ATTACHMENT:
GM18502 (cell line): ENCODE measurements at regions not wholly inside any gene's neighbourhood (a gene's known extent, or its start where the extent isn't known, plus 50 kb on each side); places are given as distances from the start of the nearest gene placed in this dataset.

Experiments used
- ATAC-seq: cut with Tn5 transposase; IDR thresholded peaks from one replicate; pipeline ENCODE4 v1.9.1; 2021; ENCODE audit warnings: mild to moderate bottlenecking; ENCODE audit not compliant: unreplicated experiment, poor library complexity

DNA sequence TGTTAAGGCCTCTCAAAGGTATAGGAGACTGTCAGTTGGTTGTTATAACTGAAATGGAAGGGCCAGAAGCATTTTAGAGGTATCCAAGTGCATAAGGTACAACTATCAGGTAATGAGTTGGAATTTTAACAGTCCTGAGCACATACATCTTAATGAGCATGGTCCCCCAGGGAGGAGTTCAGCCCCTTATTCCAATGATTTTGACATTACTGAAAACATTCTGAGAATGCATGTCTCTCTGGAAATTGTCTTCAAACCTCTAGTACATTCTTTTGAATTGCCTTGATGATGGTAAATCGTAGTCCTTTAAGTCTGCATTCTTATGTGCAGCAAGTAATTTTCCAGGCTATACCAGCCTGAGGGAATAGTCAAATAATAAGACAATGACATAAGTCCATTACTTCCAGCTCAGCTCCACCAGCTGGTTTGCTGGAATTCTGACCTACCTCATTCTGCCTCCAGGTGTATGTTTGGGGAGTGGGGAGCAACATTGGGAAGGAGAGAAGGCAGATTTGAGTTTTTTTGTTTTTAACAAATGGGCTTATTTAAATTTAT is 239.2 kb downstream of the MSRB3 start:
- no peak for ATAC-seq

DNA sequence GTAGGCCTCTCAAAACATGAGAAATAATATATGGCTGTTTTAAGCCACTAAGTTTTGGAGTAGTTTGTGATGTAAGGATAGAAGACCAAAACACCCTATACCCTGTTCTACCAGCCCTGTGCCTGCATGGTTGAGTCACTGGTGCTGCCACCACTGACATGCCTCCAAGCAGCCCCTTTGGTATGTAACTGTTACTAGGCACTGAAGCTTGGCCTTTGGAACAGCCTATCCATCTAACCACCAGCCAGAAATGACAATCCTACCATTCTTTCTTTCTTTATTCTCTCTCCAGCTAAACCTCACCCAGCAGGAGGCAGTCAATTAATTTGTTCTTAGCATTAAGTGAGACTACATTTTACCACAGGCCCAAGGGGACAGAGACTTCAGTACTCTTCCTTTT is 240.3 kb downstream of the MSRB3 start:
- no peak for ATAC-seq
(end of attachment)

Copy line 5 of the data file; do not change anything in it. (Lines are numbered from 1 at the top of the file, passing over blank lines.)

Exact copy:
- no peak for ATAC-seq